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Rules of the race, including timing, could do much to shape Conservative leadership contest


‘They can’t really afford to take all the time. We don’t have the longest runway, given the current political climate’

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OTTAWA – The Conservative leadership race still only has one formal contestant, but decisions expected to be made soon about how long the race is and who can compete could do a lot to shape the eventual winner.

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After Erin O’Toole lost a caucus vote last month he stepped down as leader, triggering a leadership race for his replacement and the party is still determining what the race will look like.

The Conservatives have established the Leadership Election Organizing Committee (LEOC), but that committee has yet to set rules for the race, including when it will end, what entry fee contenders will have to put down, and how long they will have to sign up new members.

Cory Hann, a spokesperson for the party, said the committee knows there is a lot of interest and is working quickly to get rules in place.

“These are important decisions and the LEOC is working with the party with a strong sense of urgency as they take the necessary time to ensure the decisions made allow for a fair, democratic and well-run leadership election, consistent with the obligations under the party’s constitution,” he said in an email.

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The 21-member LEOC is made up of party officials, former MPs and candidates, and other party members.

Conservative MP John Williamson, advocated for a quick race in a letter he sent to fellow MPs last week. In an interview with the National Post, he said there is no reason to delay selecting a leader especially with a minority government.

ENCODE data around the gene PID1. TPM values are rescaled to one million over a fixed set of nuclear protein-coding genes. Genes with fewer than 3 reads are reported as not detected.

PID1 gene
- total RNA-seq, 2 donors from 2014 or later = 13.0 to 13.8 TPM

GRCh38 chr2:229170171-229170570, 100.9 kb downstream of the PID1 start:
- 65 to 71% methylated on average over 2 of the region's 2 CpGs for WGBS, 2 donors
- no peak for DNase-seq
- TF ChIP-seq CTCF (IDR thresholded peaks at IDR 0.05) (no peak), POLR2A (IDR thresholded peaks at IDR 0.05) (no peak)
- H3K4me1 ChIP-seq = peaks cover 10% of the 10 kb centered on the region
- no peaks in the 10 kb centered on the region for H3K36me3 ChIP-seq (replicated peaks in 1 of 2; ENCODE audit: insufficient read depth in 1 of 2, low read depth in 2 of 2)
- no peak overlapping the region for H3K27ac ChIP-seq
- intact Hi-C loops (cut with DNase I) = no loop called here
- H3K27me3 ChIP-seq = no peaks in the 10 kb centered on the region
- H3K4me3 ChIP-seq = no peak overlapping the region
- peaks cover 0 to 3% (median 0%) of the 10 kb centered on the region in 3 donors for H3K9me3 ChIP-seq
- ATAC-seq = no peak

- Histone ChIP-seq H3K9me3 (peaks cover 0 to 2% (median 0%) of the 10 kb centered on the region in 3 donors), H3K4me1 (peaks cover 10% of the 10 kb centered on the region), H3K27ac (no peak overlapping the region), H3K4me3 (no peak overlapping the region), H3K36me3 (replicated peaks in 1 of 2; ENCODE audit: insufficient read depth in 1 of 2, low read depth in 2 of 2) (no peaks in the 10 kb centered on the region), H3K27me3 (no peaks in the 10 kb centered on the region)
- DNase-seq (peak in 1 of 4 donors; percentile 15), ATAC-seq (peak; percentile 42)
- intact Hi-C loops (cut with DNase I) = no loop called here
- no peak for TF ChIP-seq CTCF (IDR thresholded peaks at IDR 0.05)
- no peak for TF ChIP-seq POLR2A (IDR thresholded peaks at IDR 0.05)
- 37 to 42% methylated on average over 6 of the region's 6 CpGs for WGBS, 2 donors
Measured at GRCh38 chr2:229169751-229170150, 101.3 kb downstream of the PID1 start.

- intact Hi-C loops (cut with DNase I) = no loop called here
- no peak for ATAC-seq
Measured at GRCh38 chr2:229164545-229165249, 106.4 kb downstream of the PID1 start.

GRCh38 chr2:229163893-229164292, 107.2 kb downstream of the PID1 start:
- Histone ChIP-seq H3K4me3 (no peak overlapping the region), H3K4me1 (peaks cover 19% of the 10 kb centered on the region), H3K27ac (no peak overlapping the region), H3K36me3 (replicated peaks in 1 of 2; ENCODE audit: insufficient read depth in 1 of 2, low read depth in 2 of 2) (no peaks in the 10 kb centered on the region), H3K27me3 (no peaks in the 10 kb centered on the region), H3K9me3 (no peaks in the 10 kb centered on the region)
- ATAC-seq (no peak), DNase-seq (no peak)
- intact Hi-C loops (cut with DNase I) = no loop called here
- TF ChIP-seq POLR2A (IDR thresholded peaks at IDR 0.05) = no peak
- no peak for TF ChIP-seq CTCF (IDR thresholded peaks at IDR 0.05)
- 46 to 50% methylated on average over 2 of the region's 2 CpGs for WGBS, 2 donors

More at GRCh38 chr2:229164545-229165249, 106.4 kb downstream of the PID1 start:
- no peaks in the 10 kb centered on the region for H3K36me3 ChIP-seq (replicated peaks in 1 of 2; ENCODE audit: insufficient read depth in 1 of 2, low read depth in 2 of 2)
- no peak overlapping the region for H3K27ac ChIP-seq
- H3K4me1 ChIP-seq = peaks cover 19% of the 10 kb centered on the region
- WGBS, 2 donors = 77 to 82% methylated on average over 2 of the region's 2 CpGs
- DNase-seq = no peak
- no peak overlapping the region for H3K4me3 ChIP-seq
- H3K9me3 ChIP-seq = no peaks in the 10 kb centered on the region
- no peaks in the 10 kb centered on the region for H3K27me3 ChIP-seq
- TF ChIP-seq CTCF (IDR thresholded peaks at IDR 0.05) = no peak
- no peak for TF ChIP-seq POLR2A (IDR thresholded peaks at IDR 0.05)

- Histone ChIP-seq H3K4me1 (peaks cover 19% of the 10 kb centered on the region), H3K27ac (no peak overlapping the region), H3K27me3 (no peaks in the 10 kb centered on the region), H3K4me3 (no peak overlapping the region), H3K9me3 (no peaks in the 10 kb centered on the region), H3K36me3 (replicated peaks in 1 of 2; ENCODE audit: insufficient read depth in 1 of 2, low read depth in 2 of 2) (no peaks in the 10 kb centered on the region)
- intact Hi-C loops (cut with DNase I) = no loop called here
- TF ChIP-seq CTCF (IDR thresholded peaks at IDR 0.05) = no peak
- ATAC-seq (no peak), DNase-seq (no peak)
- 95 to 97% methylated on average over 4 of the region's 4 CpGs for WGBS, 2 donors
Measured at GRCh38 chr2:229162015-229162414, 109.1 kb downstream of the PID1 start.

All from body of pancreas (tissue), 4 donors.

“Four months is not swift, not when we elect national governments in 35 days. So what we’re proposing, what I’m proposing is a leadership vote by Canada Day, by mid June,” he said.

Williamson said a new leader selected by then would have the summer to meet Canadians, get a staff up and running and pick critic roles for the return to the House of Commons in September.

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The last Conservative leadership was initially proposed to run from December 2019 to the end of June, but was extended to accommodate the pandemic with the ultimate decision being pushed back until August 29. The 2017 race, which took place during the Liberals majority government, lasted for over a year.

Williamson said delaying during a minority government is a major risk.

“The Prime Minister added a confidence motion to the vote on the Emergencies Act. And preparing an election is not something that just happens overnight. It takes months and months and months and months of work. It needs to begin right away as well.”

Williamson has endorsed MP Pierre Poilievre, so far the only challenger to formally declare their intentions to run, but he said this is about ensuring there is fair race and that needs clear rules.